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United States v. De La Torre


October 18, 2010


The opinion of the court was delivered by: David G. Larimer United States District Judge


Defendant, William De La Torre ("De La Torre"), pleaded guilty to Count I of the Second Superseding Indictment charging conspiracy to possess with intent to distribute five kilograms of cocaine on December 17, 2009. The plea agreement (Dkt. #65) provided that at least 150 kilograms of cocaine constituted the relevant conduct and also, although the Sentencing Guidelines provided for a sentence of 235-293 months, the agreement provided for an agreed upon sentence of 240 months pursuant to FED. R. CRIM. P. 11(c)(1)(C). De La Torre was sentenced accordingly (Dkt. #67).

De La Torre did not appeal that Judgment and Conviction but has filed, pro se, a petition to set aside the judgment, pursuant to 28 U.S.C. § 2255. That petition was filed August 19, 2010 (Dkt. #68). The Court set a schedule for the Government to respond.

By letter dated October 4, 2010, (Dkt. #70), the Government requests an extension within which to respond to the petition in order to obtain information from the lawyer who represented De La Torre at the plea and sentencing, Donald L. Lambright, Esq. The Government contends that because De La Torre's petition, in essence, accuses his then-attorney of ineffective assistance of counsel, the Government seeks leave to obtain information from the attorney to defend and rebut those accusations.

I believe the law is clear that by attacking his attorney's performance, De La Torre has waived any attorney-client privilege, at least as to those communications relevant to the issues now raised by De La Torre in this petition. As the Second Circuit has stated, "the attorney-client privilege cannot at once be used as a shield and a sword ... . Thus, the privilege may implicitly be waived when defendant: asserts a claim that in fairness requires examination of protected communications." United States v. Bilzerian, 926 F.2d 1285, 1292 (2d Cir. 1991). See also Bittaker v. Woodford, 331 F.3d 715, 718-19 (9th Cir. 2003) (noting that "[t]he rule that a litigant waives the attorney-client privilege by putting the lawyer's performance at issue ... dates back to at least Hunt v. Blackburn, 128 U.S. 464 (1888)"); Frias v. United States, No. 01 Cr. 0307, 2009 WL 1437797, at *1 (S.D.N.Y. May 20, 2009) ("It has long been the rule in the federal courts that, where a habeas petitioner raises a claim of ineffective assistance of counsel, he waives the attorney-client privilege as to all communications with his allegedly ineffective lawyer") (quoting In re Lott, 424 F.3d 446, 457-58 (6th Cir. 2005)).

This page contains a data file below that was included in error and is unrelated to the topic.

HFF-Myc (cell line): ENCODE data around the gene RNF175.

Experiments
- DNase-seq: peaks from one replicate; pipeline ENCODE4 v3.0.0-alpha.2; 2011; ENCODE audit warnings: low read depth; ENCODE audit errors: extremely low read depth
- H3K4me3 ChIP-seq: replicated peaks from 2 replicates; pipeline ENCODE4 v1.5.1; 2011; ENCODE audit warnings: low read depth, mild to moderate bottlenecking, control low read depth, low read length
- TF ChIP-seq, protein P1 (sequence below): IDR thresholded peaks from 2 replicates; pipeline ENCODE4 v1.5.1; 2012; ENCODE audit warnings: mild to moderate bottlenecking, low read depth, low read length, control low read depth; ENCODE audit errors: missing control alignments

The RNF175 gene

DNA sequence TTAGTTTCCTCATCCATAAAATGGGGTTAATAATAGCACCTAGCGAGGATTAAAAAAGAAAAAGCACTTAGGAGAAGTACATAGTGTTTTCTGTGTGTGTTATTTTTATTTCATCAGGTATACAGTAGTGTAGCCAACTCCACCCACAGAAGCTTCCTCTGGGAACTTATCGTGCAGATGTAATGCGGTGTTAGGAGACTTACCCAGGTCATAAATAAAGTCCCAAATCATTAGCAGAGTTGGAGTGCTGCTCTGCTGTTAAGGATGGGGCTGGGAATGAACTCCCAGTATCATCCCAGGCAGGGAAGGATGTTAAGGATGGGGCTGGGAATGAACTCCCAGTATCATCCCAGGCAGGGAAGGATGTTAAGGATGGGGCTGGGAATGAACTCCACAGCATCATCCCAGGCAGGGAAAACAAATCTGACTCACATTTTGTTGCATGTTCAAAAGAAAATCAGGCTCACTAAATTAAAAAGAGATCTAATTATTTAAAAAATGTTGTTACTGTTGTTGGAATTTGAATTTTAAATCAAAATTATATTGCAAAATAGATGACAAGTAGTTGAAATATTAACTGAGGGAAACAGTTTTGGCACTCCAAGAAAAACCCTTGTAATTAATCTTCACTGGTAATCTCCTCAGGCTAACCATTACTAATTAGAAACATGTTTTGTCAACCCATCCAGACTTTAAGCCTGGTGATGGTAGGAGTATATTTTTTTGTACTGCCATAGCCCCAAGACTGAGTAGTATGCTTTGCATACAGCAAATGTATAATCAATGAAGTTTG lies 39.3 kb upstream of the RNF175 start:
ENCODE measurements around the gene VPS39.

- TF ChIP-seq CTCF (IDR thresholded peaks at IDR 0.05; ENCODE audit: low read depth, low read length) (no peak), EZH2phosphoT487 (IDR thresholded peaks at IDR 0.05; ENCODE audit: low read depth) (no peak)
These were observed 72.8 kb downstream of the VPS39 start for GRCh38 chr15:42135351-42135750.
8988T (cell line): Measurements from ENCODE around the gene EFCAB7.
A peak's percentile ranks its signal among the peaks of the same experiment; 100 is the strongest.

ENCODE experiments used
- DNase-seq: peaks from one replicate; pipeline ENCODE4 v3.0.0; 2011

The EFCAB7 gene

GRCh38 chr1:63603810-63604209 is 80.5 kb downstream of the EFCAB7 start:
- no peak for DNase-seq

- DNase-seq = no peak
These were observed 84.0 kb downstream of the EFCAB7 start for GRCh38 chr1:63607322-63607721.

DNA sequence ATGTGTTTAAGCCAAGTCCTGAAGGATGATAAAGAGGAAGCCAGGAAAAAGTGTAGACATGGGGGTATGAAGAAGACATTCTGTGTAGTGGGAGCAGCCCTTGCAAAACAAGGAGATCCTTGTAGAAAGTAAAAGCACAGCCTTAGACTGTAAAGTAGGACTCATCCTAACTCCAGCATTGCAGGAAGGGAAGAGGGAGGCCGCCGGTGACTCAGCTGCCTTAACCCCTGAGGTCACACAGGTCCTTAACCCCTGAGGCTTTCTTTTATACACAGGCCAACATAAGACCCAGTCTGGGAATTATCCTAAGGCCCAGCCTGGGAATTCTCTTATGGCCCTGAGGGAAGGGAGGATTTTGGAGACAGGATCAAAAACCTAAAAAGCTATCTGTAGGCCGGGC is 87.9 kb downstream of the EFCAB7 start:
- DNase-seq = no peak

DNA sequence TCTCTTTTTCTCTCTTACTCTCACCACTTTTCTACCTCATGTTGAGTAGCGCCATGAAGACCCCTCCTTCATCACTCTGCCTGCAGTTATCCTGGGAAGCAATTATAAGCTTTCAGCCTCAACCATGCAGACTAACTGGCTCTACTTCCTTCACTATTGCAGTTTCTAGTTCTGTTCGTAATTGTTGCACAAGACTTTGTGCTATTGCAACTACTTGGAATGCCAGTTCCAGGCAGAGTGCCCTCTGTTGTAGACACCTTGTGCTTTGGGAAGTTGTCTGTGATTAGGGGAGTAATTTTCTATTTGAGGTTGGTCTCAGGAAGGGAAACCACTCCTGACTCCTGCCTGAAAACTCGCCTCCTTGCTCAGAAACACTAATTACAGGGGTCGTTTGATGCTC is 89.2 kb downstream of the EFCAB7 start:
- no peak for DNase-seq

De La Torre cannot make the allegations in the petition and, at the same time, preclude the challenged attorney from responding. The Government is also entitled to information necessary to defend against the petition. This result is also consistent with Rule 1.6 of the Model Rules of Professional Conduct, which provides at paragraph (a) that "[a] lawyer shall not reveal information relating to the representation of a client unless ... the disclosure is permitted by paragraph (b)" of that Rule. Paragraph (b) provides, in part, that "[a] lawyer may reveal information relating to the representation of a client to the extent the lawyer reasonably believes necessary ... to respond to allegations in any proceeding concerning the lawyer's representation of the client; or ... to comply with ... a court order." See Sena v. Spencer, No. Civ. A. 05-10381, 2006 WL 568306, at *6 n.7 (D.Mass. Mar. 8, 2006) ("Clearly, an allegation of ineffective assistance of counsel in the habeas context is such a proceeding").

I rule then that because De La Torre has filed the instant petition and has challenged his attorney's effectiveness, the attorney is no longer bound to protect any attorney-client communications, insofar as they are relevant to the claims made by De La Torre in his petition.

I direct the Government to contact attorney Donald J. Lambright to provide the Court with an affidavit concerning the relevant circumstances, discussions and advice relating to De La Torre's decision to plead guilty and accept the 240 month sentence, and other matters directly relating to De La Torre's petition. The Government is then to provide that affidavit to the Court and otherwise respond to the petition within 45 days of entry of this Decision and Order.


Rochester, New York


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